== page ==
A book that should be on every thinking person’s shelf—the perfect primer for anyone interested in the development of...

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THE ENLIGHTENMENT

AND WHY IT STILL MATTERS

Pagden (Political Science and History/UCLA; Worlds at War: The 2,500-Year Struggle Between East and West, 2008, etc.) demonstrates the breadth and depth of his knowledge and his impeccable research of the period we refer to as the Enlightenment.

Lest readers are daunted in trying to follow the deep thoughts of the great writers of the 18th century, the author gently explains each outlook, theory and proposal. This was the century of philosophy, but it was also the century when the science of man—i.e., social sciences—came into being. It was Gottfried Leibniz’s “best of all possible worlds.” Seeking to define men and their relationships with nature, and especially with each other, led to this scientific revolution; it was an intellectual process, a philosophical project and a social movement. The figures of the period were a combination of skeptics, epicureans and stoics seeking to build a cosmopolitan world of diverse people with common interests. Pagden impressively illustrates the significant discussions that took place as these scientists, historians and other intellectuals tried to fathom man’s nature and subject dogma to reason. Many readers will wonder at what they would give to be present at Baron d’Holbach’s Paris dinner table with Hume, Diderot, Rousseau, D’Alembert and even Ben Franklin as they discussed religion and a nature-centered universe. These storied men of letters dutifully studied the ages of man in his journey from the beginnings of agriculture to the right of property and division of lands. Pagden serves as a knowledgeable and enthusiastic guide through this “particular intellectual and cultural movement.”

A book that should be on every thinking person’s shelf—the perfect primer for anyone interested in the development of Western civilization.

Pub Date: April 23, 2013

ISBN: 978-1-4000-6068-9

Page Count: 528

Publisher: Random House

Review Posted Online: Feb. 21, 2013

Kirkus Reviews Issue: March 15, 2013

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The author's youthfulness helps to assure the inevitable comparison with the Anne Frank diary although over and above the...

NIGHT

Elie Wiesel spent his early years in a small Transylvanian town as one of four children. 

He was the only one of the family to survive what Francois Maurois, in his introduction, calls the "human holocaust" of the persecution of the Jews, which began with the restrictions, the singularization of the yellow star, the enclosure within the ghetto, and went on to the mass deportations to the ovens of Auschwitz and Buchenwald. There are unforgettable and horrifying scenes here in this spare and sombre memoir of this experience of the hanging of a child, of his first farewell with his father who leaves him an inheritance of a knife and a spoon, and of his last goodbye at Buchenwald his father's corpse is already cold let alone the long months of survival under unconscionable conditions.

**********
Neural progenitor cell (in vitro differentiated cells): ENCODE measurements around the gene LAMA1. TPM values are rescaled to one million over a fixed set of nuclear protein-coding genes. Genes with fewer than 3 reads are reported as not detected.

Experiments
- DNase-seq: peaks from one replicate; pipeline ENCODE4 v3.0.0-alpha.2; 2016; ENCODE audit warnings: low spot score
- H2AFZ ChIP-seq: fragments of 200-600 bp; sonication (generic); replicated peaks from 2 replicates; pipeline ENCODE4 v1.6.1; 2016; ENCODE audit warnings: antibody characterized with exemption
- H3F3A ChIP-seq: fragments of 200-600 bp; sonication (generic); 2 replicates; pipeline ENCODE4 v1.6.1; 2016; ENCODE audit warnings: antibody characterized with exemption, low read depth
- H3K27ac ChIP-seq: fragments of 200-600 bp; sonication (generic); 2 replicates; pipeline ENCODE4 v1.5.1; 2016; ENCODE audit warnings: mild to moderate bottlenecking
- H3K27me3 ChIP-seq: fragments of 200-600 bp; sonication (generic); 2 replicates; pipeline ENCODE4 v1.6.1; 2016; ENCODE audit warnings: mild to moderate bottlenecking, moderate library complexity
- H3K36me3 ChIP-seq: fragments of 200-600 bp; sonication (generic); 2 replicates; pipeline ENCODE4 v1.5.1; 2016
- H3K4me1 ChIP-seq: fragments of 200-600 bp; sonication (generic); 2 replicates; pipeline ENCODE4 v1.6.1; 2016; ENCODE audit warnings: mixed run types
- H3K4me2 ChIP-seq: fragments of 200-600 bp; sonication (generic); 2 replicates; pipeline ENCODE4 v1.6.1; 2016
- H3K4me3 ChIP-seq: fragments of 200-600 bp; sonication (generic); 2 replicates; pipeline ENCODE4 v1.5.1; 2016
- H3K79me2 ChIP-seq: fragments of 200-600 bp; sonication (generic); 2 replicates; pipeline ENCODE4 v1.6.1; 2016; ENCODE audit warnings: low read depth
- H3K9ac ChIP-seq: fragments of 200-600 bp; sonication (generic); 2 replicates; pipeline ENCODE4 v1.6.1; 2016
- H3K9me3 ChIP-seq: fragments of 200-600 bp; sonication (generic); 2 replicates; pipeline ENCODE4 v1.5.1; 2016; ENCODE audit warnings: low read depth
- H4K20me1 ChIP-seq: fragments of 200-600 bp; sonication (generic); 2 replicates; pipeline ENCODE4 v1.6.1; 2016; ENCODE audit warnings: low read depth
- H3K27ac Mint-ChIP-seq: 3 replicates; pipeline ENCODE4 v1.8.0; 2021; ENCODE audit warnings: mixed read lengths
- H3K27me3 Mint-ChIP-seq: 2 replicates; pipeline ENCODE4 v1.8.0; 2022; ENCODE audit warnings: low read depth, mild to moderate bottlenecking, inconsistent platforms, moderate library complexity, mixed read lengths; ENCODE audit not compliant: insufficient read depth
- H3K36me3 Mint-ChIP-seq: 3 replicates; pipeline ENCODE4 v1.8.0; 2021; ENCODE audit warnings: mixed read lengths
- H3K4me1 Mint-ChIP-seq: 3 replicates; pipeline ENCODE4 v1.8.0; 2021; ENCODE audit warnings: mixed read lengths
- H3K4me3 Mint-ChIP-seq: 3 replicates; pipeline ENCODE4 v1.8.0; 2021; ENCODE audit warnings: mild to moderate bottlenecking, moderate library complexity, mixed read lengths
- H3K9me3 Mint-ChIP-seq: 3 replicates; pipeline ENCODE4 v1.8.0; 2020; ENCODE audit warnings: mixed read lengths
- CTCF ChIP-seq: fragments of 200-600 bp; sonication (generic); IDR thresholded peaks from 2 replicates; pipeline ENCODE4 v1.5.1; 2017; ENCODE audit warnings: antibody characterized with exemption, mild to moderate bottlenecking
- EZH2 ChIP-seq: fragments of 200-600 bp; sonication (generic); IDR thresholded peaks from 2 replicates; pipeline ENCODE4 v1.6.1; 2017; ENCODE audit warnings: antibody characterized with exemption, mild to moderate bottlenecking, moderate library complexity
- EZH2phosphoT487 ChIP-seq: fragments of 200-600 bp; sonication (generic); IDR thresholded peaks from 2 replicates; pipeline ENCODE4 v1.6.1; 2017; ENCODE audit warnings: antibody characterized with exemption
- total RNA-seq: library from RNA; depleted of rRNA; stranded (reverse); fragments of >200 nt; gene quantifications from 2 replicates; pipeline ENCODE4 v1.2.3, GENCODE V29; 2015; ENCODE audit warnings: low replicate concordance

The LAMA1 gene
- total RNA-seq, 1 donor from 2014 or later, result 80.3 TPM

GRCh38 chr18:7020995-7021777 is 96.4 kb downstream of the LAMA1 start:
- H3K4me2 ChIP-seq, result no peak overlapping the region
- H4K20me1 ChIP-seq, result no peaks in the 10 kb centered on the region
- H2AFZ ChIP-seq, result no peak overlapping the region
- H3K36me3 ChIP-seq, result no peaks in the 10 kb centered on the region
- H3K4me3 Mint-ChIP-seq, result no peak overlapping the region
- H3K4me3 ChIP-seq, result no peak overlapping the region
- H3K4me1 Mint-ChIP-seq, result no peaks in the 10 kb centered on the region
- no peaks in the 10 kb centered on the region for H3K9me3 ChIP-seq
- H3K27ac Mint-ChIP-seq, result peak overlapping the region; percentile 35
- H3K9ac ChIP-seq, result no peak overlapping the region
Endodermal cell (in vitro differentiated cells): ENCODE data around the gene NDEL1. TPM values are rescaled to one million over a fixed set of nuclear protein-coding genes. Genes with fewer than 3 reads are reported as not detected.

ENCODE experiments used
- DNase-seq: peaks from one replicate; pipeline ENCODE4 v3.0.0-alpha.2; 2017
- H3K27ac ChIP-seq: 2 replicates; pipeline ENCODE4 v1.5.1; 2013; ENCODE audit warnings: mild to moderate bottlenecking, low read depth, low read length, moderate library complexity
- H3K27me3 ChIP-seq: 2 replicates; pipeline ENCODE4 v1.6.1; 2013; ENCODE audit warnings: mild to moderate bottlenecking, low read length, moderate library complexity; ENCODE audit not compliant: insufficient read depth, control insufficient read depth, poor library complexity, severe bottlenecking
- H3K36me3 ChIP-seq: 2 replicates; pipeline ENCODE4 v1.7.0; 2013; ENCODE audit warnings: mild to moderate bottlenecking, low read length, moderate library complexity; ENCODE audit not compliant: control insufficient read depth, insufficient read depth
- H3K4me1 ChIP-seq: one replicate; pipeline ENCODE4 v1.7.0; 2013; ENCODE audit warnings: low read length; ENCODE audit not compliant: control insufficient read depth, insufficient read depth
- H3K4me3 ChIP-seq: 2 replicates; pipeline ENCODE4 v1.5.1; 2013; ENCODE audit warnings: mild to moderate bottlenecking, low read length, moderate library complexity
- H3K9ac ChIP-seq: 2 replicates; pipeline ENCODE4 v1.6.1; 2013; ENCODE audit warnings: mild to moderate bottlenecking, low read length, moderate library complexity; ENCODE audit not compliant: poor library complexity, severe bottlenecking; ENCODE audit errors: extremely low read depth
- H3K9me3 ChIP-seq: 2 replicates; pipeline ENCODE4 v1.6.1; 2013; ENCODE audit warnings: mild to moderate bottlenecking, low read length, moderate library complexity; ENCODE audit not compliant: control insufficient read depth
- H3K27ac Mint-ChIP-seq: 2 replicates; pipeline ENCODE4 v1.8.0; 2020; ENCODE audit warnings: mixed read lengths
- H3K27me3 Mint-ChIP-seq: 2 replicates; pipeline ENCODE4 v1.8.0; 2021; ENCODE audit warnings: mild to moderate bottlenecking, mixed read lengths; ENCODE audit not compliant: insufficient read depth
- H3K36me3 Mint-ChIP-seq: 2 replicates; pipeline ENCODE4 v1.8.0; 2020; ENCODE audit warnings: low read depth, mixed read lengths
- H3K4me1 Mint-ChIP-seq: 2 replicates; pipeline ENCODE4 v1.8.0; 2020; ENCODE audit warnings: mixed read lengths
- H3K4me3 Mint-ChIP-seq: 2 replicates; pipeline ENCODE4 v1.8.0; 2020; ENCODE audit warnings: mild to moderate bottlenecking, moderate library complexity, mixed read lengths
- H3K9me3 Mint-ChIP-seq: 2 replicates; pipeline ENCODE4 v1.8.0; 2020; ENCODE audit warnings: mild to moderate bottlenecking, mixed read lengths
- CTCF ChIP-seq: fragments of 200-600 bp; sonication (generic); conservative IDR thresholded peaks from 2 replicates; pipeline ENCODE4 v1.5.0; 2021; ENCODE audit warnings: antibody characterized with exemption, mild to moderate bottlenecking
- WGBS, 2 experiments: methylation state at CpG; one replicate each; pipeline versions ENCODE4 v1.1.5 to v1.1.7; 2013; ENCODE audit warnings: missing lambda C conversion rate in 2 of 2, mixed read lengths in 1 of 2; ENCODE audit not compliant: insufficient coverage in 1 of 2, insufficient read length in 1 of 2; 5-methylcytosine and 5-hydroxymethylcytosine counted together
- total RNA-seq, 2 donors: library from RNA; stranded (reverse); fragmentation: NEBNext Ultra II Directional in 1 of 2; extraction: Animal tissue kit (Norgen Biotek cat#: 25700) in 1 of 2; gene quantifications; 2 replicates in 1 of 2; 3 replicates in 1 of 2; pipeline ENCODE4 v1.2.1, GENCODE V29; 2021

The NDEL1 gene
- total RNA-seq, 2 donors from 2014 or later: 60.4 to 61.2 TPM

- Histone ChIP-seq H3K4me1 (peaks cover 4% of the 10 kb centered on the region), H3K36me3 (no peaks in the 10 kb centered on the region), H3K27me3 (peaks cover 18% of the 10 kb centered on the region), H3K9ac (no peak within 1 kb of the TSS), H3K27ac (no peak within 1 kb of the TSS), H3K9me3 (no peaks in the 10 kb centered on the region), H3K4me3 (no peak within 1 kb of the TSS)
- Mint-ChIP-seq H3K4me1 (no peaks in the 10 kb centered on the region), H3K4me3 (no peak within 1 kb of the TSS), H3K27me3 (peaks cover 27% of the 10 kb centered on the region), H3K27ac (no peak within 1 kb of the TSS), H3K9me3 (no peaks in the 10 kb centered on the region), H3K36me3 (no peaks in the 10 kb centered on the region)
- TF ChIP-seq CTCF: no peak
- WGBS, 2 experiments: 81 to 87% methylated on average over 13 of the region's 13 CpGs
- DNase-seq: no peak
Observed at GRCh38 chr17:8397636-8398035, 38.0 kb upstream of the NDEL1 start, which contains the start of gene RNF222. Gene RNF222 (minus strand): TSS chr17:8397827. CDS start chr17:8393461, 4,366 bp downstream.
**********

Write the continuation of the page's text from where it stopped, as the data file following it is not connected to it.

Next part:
The author's youthfulness helps to assure the inevitable comparison with the Anne Frank diary although over and above the sphere of suffering shared, and in this case extended to the death march itself, there is no spiritual or emotional legacy here to offset any reader reluctance.

Pub Date: Jan. 16, 2006

ISBN: 0374500010

Page Count: 120

Publisher: Hill & Wang

Review Posted Online: Oct. 7, 2011

Kirkus Reviews Issue: Jan. 15, 2006

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If the authors are serious, this is a silly, distasteful book. If they are not, it’s a brilliant satire.

THE 48 LAWS OF POWER

The authors have created a sort of anti-Book of Virtues in this encyclopedic compendium of the ways and means of power.

Everyone wants power and everyone is in a constant duplicitous game to gain more power at the expense of others, according to Greene, a screenwriter and former editor at Esquire (Elffers, a book packager, designed the volume, with its attractive marginalia). We live today as courtiers once did in royal courts: we must appear civil while attempting to crush all those around us. This power game can be played well or poorly, and in these 48 laws culled from the history and wisdom of the world’s greatest power players are the rules that must be followed to win. These laws boil down to being as ruthless, selfish, manipulative, and deceitful as possible. Each law, however, gets its own chapter: “Conceal Your Intentions,” “Always Say Less Than Necessary,” “Pose as a Friend, Work as a Spy,” and so on. Each chapter is conveniently broken down into sections on what happened to those who transgressed or observed the particular law, the key elements in this law, and ways to defensively reverse this law when it’s used against you. Quotations in the margins amplify the lesson being taught. While compelling in the way an auto accident might be, the book is simply nonsense. Rules often contradict each other. We are told, for instance, to “be conspicuous at all cost,” then told to “behave like others.” More seriously, Greene never really defines “power,” and he merely asserts, rather than offers evidence for, the Hobbesian world of all against all in which he insists we live. The world may be like this at times, but often it isn’t. To ask why this is so would be a far more useful project.

If the authors are serious, this is a silly, distasteful book. If they are not, it’s a brilliant satire.

Pub Date: Sept. 1, 1998

ISBN: 0-670-88146-5

Page Count: 430

Publisher: Viking

Review Posted Online: May 20, 2010

Kirkus Reviews Issue: July 15, 1998

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